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insight by wfx

Welcome to Wordwide FX's new enterprise!

Insight by WFX is a synthesis of our passion for languages and the financial markets. Here you will find technical and fundamental analyses from our clients, media partners and contributors in different languages, as well as discussions on languages and translation. And of course we will keep you updated on what is happening inside Wordwide FX Financial Translations. Hope you enjoy it! Greetings from the Wordwide FX team!

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23/05/2019

Language of the Week: Icelandic, Viking Speech Preserved

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By Wordwide FX Financial Translations

As a lover of Germanic languages and having had the chance to learn some German and Swedish, I've always been curious about Icelandic, the language of the North Atlandic island discovered and populated in the 7th century by Norsemen from different points of Scandinavia, most notably Flóki Vilgerðarson, one of the main characters of the TV show Vikings.  

With roughly 560.000 native speakers, Icelandinc (islenska) stands out among Scandinavian languages for being the closest to Old Norse, the speech of the Vikings. True, also Danish, Faroese, Norwegian, and Swedish, derive from Old Norse, but due to geogrgaphical isolation Icelandic has retained lots of features of their ancestor's speech, to the extent that Old Norse is also known among the linguistics community as "Old Icelandic" (even though, technically, Old Icelandic should be synonym with Old West Norse). The conservation of the language means that modern Icelanders are able to read the Eddas, the Sagas, and other classic Old Norse literary works created in the Viking period between the 10th and the 13th centuries.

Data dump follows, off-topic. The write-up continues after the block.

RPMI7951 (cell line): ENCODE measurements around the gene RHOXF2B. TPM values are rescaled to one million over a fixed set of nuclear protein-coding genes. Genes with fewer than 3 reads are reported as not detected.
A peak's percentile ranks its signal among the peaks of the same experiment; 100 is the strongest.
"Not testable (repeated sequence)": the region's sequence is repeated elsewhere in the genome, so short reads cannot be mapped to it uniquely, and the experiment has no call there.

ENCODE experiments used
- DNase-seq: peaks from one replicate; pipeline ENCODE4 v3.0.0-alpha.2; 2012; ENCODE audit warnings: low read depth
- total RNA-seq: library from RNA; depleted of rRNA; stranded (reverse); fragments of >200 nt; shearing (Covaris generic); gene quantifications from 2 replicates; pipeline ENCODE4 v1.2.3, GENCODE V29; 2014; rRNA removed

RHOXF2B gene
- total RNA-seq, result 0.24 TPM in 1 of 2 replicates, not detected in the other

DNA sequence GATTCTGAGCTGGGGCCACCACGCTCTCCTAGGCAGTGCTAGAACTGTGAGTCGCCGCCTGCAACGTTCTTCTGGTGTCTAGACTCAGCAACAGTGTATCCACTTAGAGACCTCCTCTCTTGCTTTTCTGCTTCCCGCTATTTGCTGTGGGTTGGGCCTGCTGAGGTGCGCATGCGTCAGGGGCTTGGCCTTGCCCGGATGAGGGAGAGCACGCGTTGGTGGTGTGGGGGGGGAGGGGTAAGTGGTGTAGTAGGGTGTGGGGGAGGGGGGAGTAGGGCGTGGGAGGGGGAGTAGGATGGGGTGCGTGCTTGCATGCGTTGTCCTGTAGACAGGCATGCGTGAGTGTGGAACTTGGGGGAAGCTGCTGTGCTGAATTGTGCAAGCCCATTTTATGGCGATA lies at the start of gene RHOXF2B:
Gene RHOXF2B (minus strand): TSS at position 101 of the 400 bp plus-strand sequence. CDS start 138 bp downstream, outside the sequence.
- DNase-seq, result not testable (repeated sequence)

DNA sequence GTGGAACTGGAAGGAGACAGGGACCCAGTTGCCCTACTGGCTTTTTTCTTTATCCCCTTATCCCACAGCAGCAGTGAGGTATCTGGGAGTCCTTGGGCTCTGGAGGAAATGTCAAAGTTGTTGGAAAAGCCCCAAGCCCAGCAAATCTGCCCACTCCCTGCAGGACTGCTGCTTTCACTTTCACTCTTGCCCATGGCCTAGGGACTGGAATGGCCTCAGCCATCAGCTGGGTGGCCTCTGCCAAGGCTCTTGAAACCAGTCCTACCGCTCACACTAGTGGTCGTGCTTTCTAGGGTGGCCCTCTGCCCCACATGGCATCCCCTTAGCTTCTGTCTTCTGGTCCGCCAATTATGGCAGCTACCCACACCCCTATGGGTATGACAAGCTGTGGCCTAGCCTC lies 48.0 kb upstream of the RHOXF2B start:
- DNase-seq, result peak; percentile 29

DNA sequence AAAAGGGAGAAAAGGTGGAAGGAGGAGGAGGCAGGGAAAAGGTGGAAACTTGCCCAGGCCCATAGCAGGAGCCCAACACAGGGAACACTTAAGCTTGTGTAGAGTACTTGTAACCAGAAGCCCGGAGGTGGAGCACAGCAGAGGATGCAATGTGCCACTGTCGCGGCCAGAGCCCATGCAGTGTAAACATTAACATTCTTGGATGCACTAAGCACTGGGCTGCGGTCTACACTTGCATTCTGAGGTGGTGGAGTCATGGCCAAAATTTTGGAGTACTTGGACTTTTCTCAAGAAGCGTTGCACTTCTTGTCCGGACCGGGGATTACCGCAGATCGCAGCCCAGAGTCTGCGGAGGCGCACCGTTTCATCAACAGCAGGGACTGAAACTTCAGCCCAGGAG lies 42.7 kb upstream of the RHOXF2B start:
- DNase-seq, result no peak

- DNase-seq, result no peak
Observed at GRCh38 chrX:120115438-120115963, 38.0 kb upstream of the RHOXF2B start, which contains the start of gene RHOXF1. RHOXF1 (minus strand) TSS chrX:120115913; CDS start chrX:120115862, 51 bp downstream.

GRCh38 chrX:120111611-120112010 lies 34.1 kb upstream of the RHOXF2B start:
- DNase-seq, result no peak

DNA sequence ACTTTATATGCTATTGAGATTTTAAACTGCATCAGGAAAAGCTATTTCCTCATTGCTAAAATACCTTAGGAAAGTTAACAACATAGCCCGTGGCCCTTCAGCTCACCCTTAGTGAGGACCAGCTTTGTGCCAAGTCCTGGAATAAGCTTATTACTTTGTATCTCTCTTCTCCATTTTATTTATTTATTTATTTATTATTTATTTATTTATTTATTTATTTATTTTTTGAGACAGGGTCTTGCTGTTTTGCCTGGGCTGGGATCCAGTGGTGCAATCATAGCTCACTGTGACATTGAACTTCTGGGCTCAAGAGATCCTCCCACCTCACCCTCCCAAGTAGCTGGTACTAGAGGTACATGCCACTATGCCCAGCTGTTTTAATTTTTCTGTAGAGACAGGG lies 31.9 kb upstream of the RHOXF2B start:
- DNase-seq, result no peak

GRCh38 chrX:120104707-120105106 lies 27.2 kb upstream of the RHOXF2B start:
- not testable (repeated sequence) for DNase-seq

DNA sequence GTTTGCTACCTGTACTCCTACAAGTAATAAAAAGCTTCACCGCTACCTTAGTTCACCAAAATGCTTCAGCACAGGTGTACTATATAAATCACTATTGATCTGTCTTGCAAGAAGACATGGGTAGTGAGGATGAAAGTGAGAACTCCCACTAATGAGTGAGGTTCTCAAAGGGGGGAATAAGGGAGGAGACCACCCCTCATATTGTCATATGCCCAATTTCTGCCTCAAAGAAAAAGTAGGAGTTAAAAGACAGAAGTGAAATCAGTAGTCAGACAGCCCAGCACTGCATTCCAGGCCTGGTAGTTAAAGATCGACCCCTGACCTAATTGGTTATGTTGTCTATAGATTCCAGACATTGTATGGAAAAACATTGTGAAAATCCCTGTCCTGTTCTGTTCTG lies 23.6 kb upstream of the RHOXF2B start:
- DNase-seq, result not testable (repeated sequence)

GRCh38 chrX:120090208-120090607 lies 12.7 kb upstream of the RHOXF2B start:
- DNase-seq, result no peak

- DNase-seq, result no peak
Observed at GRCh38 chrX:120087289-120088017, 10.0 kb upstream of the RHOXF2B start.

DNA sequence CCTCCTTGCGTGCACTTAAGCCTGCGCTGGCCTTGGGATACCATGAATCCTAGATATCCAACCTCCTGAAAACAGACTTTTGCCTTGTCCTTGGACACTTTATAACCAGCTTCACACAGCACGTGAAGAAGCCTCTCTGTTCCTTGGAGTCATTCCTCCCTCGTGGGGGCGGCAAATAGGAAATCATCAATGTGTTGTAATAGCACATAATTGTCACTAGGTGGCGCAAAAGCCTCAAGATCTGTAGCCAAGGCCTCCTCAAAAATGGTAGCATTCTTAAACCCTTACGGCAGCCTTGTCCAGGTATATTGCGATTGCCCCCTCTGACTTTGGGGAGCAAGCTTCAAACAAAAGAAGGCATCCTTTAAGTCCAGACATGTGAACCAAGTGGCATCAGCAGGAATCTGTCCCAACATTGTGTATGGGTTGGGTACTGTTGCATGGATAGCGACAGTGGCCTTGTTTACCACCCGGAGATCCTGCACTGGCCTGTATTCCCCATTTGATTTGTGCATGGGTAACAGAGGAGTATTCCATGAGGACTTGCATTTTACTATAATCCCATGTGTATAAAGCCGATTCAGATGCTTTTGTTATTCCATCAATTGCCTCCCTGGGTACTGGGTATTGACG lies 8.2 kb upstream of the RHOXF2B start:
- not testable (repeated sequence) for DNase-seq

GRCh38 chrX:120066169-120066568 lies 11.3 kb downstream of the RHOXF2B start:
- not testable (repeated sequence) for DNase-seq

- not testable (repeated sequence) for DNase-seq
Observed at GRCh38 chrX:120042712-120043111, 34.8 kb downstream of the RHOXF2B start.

It is funny to think that modern Icelandic could be mutually intelligible with a language spoken so many centuries ago (at least partially, because although the written language remains quite close, the pronunciation is not the same), but it is no longer so with the other contemporary Scandinavian languages, not even with it's closest relative, Faroese.

The main difference between Icelandic and the other Scandinavian languages is that Icelandic keeps many grammatical features of other ancient Germanic languages, most notably the inflection system. While Norwegian, Danish, and Swedish have lost their inflections, Icelandic retains four cases: nominative, accusative, dative, and genitice. Also, like Old English (or modern German), nouns have 3 grammatical genders: masculine, feminine, and neuter. 

Icelandic has also retained with old letters that used to be used to write Old English and Old Norse, but that the other Germanic languages have dropped: Þ, þ (þorn, modern English "thorn") and Ð, ð (, anglicised as "eth" or "edh"), representing the voiceless and voiced "th" sounds (as in English thin and this), respectively. 

The good health of the Icelandic language is in charge of Ari Páll Krinstinsson, head of the Ari Magnússon institute for Icelandic studies (in the photo, below). Some people fear that, due to the low demography, Icelandic will die out soon. Jón Gnarr, the comedian who became the mayor of Rejkjavik, was quoted on The WOold in Words in 2015: "I think Icelandic is not going to last. Probably in this century we will adopt English as our language. I think it's unavoidable". Ari Magnússon also has the same fears: "English is everywhere, from the moment we wake up untill we die". The language is also closely linked to the feeling of Iceland as a nation: "If we lost the Icelandic language there will be no Icelandic nation", said poet Krinstinsson, a feelilng shared by speakers of many minority languages.